LONDON: Four people went on trial in Britain on Monday in connection with the toppling of a statue of a 17th century slave trader during anti-racism protests.
Demonstrators pulled down the bronze memorial to Edward Colston in Bristol, western England, on June 7 last year, then dragged it to the city’s harbour and threw it in the River Avon.
The actions came as part of global Black Lives Matter protests prompted by the killing by a white police officer of George Floyd, an unarmed black man, in the United States the previous month.
Four people were arrested following the toppling of the statue of Colston, a leading figure in the Royal Africa Company which forcibly moved large numbers of West Africans.
The defendants — Rhian Graham, 30, Milo Ponsford, 26, Jake Skuse, 33, and Sage Willoughby, 22 — have pleaded not guilty to criminal damage to the listed monument.
Opening the prosecution case, lawyer William Hughes alleged that the defendants exchanged chat messages confirming their involvement in pulling down the statue.
While acknowledging that Colston was a “divisive” figure, Hughes told the jury his historical role was “wholly irrelevant” to the trial.
The defendants, who were cheered into court by supporters, helped to pull down the statue, roll it down to the harbour and push it into the water as part of a “criminal enterprise”, he told the court.
The jury watched video footage allegedly showing Willoughby, Graham and Ponsford approach the statue and Willoughby climb on top of it.
After that, ropes were slung around the statue and some dozen people pulled it down, after which some jumped and spat on the toppled figure.
Jurors were told that an estimated £3,750 ($4,960, 4,390 euros) of damage was caused to the statue, and a further £350 of damage to the railings on the bridge.
Hughes said Willoughby told police that he put ropes on the statue but that he did not pull it down or put it in the harbour.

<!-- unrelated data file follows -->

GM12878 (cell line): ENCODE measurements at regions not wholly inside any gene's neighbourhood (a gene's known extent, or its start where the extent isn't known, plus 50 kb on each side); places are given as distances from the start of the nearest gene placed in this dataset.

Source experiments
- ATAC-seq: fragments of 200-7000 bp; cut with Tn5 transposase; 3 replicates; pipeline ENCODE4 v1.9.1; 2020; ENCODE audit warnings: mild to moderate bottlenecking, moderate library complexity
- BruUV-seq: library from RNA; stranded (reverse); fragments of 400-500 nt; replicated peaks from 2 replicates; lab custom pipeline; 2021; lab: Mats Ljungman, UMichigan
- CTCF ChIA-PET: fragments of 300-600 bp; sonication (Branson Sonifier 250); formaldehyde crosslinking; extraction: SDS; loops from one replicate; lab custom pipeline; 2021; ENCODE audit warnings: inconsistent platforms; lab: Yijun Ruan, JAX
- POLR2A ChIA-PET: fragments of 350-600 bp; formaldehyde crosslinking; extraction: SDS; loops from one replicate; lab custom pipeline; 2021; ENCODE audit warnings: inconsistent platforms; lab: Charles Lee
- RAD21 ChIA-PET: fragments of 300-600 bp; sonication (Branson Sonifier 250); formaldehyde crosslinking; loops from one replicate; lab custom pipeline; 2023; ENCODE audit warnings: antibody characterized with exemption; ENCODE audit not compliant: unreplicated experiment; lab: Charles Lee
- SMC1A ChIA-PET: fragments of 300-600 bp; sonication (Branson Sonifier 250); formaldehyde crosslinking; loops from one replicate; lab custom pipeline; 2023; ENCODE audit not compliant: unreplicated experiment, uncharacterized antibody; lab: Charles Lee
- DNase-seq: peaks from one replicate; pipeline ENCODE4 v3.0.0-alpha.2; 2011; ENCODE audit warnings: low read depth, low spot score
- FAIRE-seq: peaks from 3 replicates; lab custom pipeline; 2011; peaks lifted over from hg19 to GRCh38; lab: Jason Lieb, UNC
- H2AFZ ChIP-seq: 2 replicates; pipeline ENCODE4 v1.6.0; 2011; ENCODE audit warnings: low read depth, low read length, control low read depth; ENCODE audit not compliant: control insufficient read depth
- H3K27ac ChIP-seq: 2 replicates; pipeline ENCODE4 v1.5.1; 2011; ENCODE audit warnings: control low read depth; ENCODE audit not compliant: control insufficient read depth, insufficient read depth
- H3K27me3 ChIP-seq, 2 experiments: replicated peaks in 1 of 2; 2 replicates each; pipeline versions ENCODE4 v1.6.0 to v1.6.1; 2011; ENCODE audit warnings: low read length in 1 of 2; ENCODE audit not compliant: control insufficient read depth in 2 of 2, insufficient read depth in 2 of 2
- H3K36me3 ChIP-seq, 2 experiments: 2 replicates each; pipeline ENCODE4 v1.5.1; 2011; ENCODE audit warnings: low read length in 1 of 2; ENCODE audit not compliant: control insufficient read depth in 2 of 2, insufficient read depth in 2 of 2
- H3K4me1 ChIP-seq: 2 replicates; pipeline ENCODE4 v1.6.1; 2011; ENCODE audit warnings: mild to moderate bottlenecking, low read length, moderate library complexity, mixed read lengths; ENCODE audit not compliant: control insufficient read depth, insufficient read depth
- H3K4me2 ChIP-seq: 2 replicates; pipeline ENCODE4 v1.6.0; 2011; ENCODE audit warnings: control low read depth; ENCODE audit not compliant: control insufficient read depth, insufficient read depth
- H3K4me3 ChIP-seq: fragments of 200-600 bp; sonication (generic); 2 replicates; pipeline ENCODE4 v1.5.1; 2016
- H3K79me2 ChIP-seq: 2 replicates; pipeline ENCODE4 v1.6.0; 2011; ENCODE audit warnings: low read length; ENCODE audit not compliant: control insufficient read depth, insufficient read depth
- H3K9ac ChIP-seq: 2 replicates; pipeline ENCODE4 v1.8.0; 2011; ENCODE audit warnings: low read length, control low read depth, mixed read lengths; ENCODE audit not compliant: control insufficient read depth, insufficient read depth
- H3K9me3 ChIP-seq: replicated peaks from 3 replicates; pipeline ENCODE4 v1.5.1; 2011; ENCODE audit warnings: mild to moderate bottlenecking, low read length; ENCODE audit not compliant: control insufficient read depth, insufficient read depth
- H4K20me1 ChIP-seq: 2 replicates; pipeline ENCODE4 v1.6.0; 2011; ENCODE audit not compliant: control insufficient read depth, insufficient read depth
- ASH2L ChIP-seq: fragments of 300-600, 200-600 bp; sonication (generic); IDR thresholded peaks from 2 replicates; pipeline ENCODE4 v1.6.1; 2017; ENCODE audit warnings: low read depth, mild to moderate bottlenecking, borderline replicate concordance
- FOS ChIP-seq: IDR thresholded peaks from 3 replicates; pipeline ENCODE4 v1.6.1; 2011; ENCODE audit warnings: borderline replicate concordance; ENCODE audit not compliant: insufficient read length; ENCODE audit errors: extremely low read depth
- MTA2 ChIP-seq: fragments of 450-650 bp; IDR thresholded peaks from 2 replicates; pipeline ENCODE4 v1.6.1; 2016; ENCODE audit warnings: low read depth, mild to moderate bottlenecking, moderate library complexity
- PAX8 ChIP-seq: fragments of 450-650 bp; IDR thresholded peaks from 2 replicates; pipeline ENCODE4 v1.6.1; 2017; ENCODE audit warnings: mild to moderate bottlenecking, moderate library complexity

Graham told officers she was in the footage and that the statue had caused “massive offence” to the people of Bristol.
Skuse and Ponsford made “no comment” to police, Hughes added.
– Banksy backing –
To support those on trial, which is due to end before Christmas, the artist Banksy, who comes from Bristol, has been selling T-shirts to mark the occasion for £25.
“All proceeds to the defendants so they can go for a pint,” the elusive graffiti artist wrote on his Instagram page.
The limited edition grey souvenir tops have a picture of Colston’s empty plinth with a rope hanging off, debris and a discarded sign, as well as the word “BRISTOL” written above.
The Black Lives Matter protests have forced Britain into a reckoning with its colonial past, prompting a reassessment of statues, road names and buildings linked to historical figures associated with slavery.
Several Bristol institutions bearing Colston’s name have since changed their name to avoid negative associations with him and the slave trade.
The statue, which had stood in the city since 1895, was recovered from the Avon and put on display in a local museum, with placards from the event along with explanations of what happened and why.
The empty plinth was temporarily replaced by a statue of a female protester from the day, but that was taken down within 24 hours as it did not have local authority permission.
British Prime Minister Boris Johnson’s government is pressing ahead with contentious legislation to toughen jail terms for vandalism of historical artefacts.
During the countrywide protests, a statue of Johnson’s hero Winston Churchill, on display near parliament, was defaced with graffiti branding the World War II leader a racist.
High-profile protests have also been held in Oxford, calling for the removal of a statue of the 19th century colonialist Cecil Rhodes.
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